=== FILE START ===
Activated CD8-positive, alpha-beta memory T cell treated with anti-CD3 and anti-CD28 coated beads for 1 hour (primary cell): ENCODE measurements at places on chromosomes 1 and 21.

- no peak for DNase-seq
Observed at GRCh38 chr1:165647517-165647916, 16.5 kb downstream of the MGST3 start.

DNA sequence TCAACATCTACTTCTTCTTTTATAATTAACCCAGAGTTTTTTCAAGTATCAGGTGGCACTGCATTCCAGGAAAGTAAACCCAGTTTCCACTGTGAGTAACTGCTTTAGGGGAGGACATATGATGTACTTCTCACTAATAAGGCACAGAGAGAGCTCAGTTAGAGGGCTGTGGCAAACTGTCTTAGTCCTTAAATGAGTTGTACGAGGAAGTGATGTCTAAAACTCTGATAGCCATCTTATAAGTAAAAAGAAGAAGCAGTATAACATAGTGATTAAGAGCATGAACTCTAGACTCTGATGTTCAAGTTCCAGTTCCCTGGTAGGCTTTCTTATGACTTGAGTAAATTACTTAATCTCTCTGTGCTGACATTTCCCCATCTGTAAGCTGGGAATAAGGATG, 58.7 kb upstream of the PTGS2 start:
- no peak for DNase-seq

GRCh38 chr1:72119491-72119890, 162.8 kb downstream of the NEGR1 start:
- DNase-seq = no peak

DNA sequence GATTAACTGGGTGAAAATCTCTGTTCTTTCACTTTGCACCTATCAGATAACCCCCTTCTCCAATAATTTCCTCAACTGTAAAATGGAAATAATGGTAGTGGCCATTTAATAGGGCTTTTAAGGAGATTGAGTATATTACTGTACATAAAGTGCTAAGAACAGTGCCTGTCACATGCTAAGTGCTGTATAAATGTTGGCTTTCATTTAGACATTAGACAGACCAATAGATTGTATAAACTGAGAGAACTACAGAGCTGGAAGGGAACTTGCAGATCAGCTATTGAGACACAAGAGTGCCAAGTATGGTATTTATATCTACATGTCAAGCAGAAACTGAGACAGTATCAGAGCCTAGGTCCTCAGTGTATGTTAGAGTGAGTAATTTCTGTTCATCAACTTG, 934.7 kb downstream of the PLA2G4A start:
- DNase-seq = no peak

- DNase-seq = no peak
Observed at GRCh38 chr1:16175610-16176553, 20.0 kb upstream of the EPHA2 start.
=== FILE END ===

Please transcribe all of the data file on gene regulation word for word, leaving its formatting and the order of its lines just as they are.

Activated CD8-positive, alpha-beta memory T cell treated with anti-CD3 and anti-CD28 coated beads for 1 hour (primary cell): ENCODE measurements at places on chromosomes 1 and 21.

- no peak for DNase-seq
Observed at GRCh38 chr1:165647517-165647916, 16.5 kb downstream of the MGST3 start.

DNA sequence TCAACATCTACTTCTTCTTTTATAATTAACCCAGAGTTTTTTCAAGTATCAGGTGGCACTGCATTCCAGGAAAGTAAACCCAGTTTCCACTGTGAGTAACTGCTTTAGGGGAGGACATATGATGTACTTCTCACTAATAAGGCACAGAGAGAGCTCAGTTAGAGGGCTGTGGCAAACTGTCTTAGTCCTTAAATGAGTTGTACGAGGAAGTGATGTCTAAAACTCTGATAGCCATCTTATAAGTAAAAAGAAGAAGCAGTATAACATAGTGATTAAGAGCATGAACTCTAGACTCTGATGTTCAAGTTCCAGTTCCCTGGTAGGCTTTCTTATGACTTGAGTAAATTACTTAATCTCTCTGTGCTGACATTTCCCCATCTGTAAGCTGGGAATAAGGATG, 58.7 kb upstream of the PTGS2 start:
- no peak for DNase-seq

GRCh38 chr1:72119491-72119890, 162.8 kb downstream of the NEGR1 start:
- DNase-seq = no peak

DNA sequence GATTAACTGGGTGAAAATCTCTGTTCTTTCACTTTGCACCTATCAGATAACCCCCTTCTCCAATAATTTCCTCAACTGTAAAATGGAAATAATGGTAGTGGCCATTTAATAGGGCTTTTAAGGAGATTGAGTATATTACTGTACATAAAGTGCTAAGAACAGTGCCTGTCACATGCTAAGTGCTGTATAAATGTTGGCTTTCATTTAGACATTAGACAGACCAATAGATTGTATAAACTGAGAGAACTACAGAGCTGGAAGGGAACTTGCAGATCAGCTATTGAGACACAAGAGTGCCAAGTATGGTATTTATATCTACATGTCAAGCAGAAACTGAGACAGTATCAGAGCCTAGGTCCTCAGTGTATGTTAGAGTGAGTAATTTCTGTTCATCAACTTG, 934.7 kb downstream of the PLA2G4A start:
- DNase-seq = no peak

- DNase-seq = no peak
Observed at GRCh38 chr1:16175610-16176553, 20.0 kb upstream of the EPHA2 start.